HARRISBURG, Pa., June 15, 2015 /PRNewswire-USNewswire/ -- Dietary errors occurred in 285 events reported to the Pennsylvania Patient Safety Authority with eight events causing serious harm to patients, according to the June Pennsylvania Patient Safety Advisory article released today.
Analysis of events reported to the Pennsylvania Patient Safety Authority from January 2009 through June 2014 showed meals delivered to patients who were allergic to a food item on the tray were identified as the most frequently reported type of event (n=181). Other types of events included patients receiving the wrong diet (n=50), meals meant for other patients (n=43), and meals delivered to patients who were not to receive any food by mouth (n=11).
"Delivering the right tray of food to the right patient at the right time in the acute care setting is a complicated process," Susan Wallace, MPH, CPHRM, patient safety analyst of the Pennsylvania Patient Safety Authority said. "To get it right, several hospital departments and services must communicate, cooperate and function as a coordinated team.
"As the Authority data shows, a dietary error can occur at any point in the dietary process, from order entry through tray delivery," Wallace added.
Risk reduction strategies were obtained from interviews with clinical dietitians and dietary directors from Pennsylvania hospitals for their expert opinions.
"For perspective, the Authority reached out to dietary experts within Pennsylvania's acute care facilities" Wallace said. "The interviews provided a number of risk reduction strategies for hospitals to implement to help reduce the likelihood of a dietary error."
Some risk reduction strategies include: educating all healthcare workers by providing continued education and training about food allergies and special diets as well as the proper way to answer a patient's questions and concerns; creating a written procedure for handling food allergies and special diets for all staff members to follow; food service employees are encouraged to consistently check for two patient identifiers before giving a patient a food tray; and cooks and chefs should use only the ingredients listed on a recipe and should not make substitutions.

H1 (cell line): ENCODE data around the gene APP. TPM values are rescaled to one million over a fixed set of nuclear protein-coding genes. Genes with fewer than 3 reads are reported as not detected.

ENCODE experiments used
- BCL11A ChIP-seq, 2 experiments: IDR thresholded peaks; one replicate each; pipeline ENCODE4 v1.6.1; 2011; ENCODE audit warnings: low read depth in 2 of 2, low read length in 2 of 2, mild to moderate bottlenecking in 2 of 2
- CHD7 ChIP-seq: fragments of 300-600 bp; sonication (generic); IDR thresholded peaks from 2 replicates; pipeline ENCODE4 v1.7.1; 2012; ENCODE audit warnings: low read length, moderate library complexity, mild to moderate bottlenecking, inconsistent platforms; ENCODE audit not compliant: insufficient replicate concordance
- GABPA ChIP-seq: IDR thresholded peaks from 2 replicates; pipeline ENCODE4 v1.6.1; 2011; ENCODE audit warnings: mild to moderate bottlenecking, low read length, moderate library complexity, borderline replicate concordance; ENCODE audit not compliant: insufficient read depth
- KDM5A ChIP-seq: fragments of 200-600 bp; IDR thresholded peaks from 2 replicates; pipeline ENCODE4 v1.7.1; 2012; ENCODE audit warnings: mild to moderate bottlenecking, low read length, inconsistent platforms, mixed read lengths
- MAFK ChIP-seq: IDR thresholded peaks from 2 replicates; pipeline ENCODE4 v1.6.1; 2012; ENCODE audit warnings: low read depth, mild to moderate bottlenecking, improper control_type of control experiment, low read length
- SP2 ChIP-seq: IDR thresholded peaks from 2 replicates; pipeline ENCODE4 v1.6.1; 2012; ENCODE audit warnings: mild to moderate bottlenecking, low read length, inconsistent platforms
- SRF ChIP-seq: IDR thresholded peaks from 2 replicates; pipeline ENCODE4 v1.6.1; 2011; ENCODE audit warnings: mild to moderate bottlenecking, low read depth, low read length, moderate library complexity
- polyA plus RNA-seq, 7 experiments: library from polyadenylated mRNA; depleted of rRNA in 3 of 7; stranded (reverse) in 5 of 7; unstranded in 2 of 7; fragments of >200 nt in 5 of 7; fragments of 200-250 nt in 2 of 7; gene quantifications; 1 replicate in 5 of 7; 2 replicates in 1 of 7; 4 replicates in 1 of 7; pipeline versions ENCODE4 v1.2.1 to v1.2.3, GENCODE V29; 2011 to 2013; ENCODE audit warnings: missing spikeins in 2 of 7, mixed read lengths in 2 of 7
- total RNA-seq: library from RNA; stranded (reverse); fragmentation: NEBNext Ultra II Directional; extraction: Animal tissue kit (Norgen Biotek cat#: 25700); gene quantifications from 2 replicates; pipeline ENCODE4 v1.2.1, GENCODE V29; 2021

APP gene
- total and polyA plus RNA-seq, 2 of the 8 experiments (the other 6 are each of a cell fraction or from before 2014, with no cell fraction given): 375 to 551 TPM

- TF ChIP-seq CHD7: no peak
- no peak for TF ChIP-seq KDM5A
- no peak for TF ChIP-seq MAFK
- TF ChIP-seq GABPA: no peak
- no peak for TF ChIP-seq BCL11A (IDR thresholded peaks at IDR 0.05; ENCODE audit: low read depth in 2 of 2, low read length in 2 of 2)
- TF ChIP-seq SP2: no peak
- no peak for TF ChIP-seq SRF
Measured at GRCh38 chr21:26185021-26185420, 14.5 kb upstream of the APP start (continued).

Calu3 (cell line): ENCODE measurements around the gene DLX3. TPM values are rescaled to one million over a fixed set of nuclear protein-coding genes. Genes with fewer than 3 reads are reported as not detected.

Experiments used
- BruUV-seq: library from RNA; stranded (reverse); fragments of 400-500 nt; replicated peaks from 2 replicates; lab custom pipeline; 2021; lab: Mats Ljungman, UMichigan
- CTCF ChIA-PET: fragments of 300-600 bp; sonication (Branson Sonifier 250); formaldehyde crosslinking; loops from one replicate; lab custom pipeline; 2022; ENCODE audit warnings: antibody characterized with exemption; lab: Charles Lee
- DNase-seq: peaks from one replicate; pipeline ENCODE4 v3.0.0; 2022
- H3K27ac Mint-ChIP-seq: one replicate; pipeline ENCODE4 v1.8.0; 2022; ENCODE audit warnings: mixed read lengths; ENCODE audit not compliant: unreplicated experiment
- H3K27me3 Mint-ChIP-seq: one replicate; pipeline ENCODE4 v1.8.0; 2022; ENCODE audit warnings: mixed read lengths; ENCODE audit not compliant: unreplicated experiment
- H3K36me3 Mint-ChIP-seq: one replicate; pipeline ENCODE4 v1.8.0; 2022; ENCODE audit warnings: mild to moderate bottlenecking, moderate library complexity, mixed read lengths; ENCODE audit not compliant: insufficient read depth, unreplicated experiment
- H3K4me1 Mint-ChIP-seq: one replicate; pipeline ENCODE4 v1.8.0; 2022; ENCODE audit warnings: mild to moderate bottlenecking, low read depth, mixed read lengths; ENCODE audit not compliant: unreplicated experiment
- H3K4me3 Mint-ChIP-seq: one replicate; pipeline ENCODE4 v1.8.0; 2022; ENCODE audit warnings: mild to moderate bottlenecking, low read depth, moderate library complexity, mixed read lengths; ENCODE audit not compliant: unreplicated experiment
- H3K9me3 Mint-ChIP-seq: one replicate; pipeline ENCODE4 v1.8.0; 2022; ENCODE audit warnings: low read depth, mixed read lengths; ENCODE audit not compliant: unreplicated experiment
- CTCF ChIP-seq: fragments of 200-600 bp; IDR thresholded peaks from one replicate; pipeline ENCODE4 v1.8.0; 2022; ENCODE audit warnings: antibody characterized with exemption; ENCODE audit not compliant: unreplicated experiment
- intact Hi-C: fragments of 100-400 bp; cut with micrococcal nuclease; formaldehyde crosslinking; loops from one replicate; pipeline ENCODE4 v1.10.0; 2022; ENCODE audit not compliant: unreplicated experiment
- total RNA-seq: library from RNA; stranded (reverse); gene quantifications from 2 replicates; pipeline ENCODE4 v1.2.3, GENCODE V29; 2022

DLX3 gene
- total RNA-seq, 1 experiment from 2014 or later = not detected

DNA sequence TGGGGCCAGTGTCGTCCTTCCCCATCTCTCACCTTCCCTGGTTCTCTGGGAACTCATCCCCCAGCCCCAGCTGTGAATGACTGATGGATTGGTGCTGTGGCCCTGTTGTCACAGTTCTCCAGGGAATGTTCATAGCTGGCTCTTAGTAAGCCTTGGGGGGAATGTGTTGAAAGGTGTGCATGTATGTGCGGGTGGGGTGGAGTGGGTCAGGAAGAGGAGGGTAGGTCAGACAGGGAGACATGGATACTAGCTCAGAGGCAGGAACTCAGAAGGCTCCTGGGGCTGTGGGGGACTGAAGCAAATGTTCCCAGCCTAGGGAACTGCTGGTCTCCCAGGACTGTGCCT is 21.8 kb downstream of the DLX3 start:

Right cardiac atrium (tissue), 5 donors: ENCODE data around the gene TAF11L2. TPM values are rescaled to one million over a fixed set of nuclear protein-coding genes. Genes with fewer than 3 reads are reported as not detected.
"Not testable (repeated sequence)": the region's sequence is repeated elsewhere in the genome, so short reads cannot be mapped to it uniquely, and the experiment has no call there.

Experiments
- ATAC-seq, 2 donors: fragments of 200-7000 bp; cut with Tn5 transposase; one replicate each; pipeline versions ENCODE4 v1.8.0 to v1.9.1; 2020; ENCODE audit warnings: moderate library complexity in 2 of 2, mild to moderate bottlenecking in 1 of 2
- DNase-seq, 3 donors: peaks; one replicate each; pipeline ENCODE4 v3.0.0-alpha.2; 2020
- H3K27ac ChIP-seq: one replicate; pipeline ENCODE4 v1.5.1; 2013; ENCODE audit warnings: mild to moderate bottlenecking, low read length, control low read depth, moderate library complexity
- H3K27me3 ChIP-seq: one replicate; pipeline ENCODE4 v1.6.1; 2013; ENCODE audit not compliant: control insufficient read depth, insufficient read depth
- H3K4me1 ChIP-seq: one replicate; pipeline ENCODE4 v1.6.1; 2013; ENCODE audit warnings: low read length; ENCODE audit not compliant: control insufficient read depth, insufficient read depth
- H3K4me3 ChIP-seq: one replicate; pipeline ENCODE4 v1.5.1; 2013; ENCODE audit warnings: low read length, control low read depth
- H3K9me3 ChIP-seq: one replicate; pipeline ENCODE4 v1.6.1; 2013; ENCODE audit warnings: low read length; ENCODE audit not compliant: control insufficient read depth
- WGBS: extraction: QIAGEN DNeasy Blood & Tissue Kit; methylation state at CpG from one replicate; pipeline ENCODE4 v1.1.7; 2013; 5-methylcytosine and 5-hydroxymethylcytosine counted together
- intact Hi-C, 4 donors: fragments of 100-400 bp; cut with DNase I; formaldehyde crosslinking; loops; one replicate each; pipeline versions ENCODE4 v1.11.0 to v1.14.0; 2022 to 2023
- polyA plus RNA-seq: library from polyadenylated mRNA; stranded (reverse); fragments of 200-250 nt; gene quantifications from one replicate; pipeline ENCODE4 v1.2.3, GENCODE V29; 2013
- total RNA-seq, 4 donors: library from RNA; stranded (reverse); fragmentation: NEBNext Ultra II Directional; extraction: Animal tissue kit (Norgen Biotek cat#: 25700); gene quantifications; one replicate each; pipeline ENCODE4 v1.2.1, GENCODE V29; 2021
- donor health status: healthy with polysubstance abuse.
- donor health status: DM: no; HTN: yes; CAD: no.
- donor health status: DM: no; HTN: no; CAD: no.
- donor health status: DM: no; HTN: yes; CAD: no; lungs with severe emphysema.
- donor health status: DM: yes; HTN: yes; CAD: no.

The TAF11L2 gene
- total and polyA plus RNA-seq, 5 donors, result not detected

The Authority has also developed consumer tips for patients to become more involved in the process.
"It is important for the patient or caregiver to pay attention to meals provided in the hospital," Wallace said. "The tips provide two narratives from actual events within Pennsylvania healthcare facilities in which the patients have very different outcomes based upon the decisions they make when eating their meal while in the hospital.
"Consumers can learn from these events as much as healthcare personnel," Wallace added.
The tips also provide a graphic that shows potential vulnerabilities in the dietary process that hospitals can consider to reduce the risk of a dietary error.
"Understanding how the process works will help patients and their caregivers know what questions should be asked so they can help reduce the risk of a dietary error," Wallace added.
For more information about dietary errors in Pennsylvania and how to reduce them go to the June Pennsylvania Patient Safety Advisory article, "Delivering the Right Diet to the Right Patient Every Time," at www.patientsafetyauthority.org. Consumer tips can also be found at the Authority's website by clicking "Patients and Consumers" on the left hand side.
Other highlights of the 2015 June Advisory include the following:
- Aligning Behavioral Health Management of Patient Aggression with State and National Initiatives: Operationalizing organizational changes to affect noncoercive patient care strategies requires a long-term commitment that starts with leadership. Many behavioral health facilities in Pennsylvania have aligned their approaches to noncoercive management of patient aggression with state and national initiatives, and analysts discuss two facilities' strategies in particular.
- Oral Anticoagulants: A Review of Common Errors and Risk Reduction Strategies: Pennsylvania healthcare facilities submitted 831 medication error reports associated with the oral anticoagulants warfarin, apixaban, rivaroxaban, and dabigatran to the Authority from July 2013 through June 2014. The most commonly reported errors were drug omissions (32.5%), "other" errors (18.5%), and extra doses (11.7%).
- Antibiotic Stewardship in Hospitals and Long-Term Care Facilities: Building an Effective Program: Inappropriate antibiotic use perpetuates and exacerbates antibiotic resistance. Antibiotic stewardship programs help to ensure optimal treatment for patients with infections and may enhance the length of time antibiotics in current use remain effective. Authority surveys of hospitals and long-term care facilities demonstrate opportunities for improvement in all facets of antibiotic stewardship.
To view the complete 2015 June Pennsylvania Patient Safety Advisory, go to www.patientsafetyauthority.org.
SOURCE Pennsylvania Patient Safety Authority